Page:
Red Pill by Hari Kunzru: A review
If you remember The Matrix, you may remember that the blue pill would give you a happy, if illusory, life, whereas the red pill would allow you to see the world as it really is. Reality versus happy fantasy: That was the choice. The title of this book is Red Pill and yet throughout much of the book, it seems as though our unhappy and unnamed narrator may have ingested the blue pill, although it certainly hasn't made him happy. But he definitely seems to be living in a fantasy world.
Our narrator is an essayist and teacher, a husband and father, living in comfort in Brooklyn. At least it should be comfortable, but he is suffering from an unspecified dread that has rendered him unable to write. His writer's block is complete and it begins to extend to other parts of his life. He imagines that he would be unable to protect his family should calamity arise. And calamity seems always just over the horizon. When he receives an invitation to a fellowship at a Berlin think tank, it seems like an answer to his problems. Surely in the rarefied atmosphere of a think tank, he will be able to write. He looks forward to a few months of relative isolation and peace and his wife is more than happy to see him go.
Unfortunately for our narrator, the think tank does not turn out to be what he had imagined. The visiting scholars must all work in a shared space and they have assigned seats at every meal. What they produce during their time in the workspace is closely monitored and logged. The narrator had looked forward to isolation and being able to work on his own. That's not the way this place works. Soon he begins to believe that he is being watched by hidden surveillance cameras in everything that he does. Paranoia becomes his default position.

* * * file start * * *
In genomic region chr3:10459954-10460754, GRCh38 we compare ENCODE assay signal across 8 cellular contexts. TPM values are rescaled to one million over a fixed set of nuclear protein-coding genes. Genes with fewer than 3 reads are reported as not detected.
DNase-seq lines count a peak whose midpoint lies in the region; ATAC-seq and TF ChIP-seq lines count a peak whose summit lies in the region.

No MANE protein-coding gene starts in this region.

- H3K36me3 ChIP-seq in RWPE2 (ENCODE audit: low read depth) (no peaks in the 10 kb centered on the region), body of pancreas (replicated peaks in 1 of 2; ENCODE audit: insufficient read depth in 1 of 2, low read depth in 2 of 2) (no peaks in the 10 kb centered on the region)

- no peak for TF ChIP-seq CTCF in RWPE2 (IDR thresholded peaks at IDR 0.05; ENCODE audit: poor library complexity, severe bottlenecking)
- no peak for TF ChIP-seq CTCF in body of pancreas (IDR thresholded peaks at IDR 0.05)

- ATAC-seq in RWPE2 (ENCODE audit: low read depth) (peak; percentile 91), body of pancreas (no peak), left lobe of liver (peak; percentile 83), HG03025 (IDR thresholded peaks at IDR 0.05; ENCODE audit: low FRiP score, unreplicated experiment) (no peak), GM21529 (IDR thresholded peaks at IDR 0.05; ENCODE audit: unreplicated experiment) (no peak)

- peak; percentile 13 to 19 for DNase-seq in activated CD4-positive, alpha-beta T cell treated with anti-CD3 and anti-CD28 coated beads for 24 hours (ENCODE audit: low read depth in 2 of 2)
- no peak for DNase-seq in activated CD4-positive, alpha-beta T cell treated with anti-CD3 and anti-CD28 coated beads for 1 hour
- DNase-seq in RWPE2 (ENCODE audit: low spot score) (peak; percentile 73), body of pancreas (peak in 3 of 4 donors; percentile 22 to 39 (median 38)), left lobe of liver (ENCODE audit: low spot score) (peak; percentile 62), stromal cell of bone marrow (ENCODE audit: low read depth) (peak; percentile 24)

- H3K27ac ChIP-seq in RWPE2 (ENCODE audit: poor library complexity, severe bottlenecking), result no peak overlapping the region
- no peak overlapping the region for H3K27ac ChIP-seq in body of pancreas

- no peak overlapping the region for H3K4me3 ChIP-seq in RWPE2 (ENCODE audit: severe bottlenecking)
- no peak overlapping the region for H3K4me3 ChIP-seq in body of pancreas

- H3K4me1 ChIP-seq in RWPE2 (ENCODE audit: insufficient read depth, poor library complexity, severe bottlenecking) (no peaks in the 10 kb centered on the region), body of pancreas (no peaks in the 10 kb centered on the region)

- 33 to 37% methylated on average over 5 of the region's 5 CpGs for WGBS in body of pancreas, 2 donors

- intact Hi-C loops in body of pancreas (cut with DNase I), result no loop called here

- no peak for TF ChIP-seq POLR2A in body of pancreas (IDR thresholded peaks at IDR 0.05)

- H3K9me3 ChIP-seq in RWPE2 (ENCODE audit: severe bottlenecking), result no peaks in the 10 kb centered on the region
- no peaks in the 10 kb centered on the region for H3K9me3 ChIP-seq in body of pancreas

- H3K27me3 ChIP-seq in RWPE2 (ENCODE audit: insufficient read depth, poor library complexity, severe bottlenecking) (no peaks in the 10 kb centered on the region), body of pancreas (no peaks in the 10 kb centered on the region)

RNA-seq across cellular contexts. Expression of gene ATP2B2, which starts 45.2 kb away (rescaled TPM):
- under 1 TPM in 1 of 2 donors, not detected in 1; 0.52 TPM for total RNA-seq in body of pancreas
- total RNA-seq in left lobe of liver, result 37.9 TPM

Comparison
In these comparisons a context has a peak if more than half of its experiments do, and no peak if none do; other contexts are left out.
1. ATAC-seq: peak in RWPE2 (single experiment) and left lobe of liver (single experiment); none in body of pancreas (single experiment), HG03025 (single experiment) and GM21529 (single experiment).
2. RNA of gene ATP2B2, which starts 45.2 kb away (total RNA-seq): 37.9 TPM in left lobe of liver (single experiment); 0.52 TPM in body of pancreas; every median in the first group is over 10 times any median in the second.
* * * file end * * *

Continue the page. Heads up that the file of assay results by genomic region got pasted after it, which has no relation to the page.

In Berlin, he meets a man named Anton who happens to be a showrunner for a television cop show called "Blue Lives." His interaction with the man turns into a humiliating experience for him and the narrator, who is convinced that Anton is part of the surveillance of him, begins to stalk the man which takes him even farther down a rabbit hole into alt-right message boards and conspiracy theorists. By this point that blue pill has taken him far into fantasy land. The narrative continues in this vein until the narrator eventually ends up in a psychiatric hospital. Afterward, the narrator is able to take up his life in Brooklyn once again and the story ends in November 2016 at a party meant to celebrate Hillary Clinton's victory.
There were parts of this narrative that seemed absolutely brilliant to me and other parts that were a bit clunky. In other words, I found the book a bit uneven. On the whole, I enjoyed it. Kunzru really is quite a talented and creative writer. His background is in journalism and that seems to have afforded him an unsparing view of our current politics which is on full display throughout this book. The sense of dread that is pervasive throughout the narrative seems a result of that. The narrator's sense of dread persists and we are forced to admit that, even though one may be paranoid, it doesn't mean they aren't out to get you.
My rating: 4 of 5 stars